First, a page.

Alas, we do not live in San Fransisco. We live in Surbiton. So the sourdough bread we make will taste like Surbiton sourdough, not San Francisco sourdough. Sourdough is formed from the natural and wild yeasts and bacteria present in flour and in the air of the local environment. On reflection, I’m much happier that my bread tastes of Surbiton than San Fransisco.
There are good reasons to make sourdough. It restores our faith in the natural way of the world. Flour and water is all you need (and salt). It tastes good, it keeps well, it’s easy on the digestion and nutritionally beneficial. Harold McGee explains the science behind some of these characteristics in his book, On Food and Cooking, ‘…the bacteria somehow delay starch retrogradation and staling, and the acids they produce make the bread resistant to spoilage microbes; so the sourdough breads are especially flavourful and keep well.’
We also know that sourdough is easier to digest and that it has many health benefits, though McGee is silent on the science of these attributes. What he does state, is that sourdough is difficult. It makes sense to assume that though the process may be wonderfully natural, it can also be unpredictable and unstable. It’s all to do with the way the yeasts and bacteria develop and behave during leavening and baking. First, the bacterial will outnumber the yeasts and can diminish the yeast ability to produce gas. Secondly, the acid conditions and bacteria can weaken the gluten in the dough, making it dense. He recommends managing acid levels by keeping the starter less liquid, keeping it cool, aerating it and refreshing it often. Limiting the bacterial protein-digesting enzymes can be achieved by adding a full amounts of salt during the dough making process.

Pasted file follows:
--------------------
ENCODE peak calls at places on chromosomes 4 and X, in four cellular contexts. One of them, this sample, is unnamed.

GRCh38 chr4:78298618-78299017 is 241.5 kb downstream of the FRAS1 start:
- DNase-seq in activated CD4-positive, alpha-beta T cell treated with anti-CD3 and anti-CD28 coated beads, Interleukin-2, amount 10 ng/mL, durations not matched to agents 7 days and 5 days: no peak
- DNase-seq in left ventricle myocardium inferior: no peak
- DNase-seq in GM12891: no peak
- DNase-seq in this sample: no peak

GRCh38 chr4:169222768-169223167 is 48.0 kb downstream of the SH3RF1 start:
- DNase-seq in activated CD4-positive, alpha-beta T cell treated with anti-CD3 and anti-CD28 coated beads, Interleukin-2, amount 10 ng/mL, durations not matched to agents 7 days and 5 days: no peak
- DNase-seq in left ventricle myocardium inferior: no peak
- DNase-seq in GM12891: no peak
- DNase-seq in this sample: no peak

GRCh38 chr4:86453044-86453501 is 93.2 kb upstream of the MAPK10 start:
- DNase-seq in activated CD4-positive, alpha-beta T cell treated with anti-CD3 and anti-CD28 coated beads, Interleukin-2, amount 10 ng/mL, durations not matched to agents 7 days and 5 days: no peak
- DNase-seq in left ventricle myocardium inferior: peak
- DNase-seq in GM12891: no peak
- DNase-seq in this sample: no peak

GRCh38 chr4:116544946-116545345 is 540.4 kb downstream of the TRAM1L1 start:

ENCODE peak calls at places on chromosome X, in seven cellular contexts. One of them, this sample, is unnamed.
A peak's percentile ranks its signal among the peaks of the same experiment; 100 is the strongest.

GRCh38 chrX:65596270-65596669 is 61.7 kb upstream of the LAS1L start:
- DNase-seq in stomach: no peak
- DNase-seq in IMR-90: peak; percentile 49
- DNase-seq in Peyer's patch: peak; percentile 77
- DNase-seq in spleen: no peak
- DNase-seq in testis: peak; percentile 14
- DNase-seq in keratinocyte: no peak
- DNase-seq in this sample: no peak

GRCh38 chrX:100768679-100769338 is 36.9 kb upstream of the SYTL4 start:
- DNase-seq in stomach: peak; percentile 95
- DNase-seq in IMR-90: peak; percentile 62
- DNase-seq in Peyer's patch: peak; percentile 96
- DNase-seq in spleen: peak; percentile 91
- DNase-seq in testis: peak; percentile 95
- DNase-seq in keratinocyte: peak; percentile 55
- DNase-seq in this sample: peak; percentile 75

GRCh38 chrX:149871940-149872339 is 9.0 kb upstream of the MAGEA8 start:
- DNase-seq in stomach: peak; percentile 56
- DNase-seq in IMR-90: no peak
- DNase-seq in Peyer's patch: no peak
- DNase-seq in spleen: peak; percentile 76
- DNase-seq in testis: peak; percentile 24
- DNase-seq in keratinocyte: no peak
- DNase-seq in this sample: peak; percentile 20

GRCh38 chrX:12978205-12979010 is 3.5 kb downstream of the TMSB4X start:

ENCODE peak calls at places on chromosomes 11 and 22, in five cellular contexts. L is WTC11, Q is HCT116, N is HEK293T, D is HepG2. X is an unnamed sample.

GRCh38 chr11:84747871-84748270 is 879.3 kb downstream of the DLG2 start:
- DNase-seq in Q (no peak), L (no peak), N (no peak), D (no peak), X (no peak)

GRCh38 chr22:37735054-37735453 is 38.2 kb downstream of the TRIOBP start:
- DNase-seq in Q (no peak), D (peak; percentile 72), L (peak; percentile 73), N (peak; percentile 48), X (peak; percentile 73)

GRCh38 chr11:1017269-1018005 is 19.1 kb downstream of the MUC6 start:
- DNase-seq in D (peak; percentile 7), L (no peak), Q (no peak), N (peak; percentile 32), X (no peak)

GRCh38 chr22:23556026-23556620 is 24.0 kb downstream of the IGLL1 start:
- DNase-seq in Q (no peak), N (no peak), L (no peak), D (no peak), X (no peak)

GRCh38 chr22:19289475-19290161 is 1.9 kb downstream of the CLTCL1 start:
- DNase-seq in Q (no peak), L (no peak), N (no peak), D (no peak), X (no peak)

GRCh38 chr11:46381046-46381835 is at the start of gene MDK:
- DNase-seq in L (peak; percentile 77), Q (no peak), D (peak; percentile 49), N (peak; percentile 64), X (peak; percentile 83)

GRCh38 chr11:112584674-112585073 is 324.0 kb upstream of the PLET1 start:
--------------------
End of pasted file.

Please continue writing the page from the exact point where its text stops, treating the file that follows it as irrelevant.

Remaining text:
So, if we find that making our own sourdough is not as easy as some might have us believe, we can feel reassured by McGee that there is probably a good scientific reason to our travails. My advice, when it come to baking anything is that you need practice – only by baking something again and again can you get a feel for what is happening and have any chance to make an informed judgement to improve the bake. This reality is at its most evident when making bread. I don’t believe anybody will be fully aware and in control of what they are doing unless they have made at least 10-15 loaves. Until then, don’t even think of being critical of your results. You’re still learning…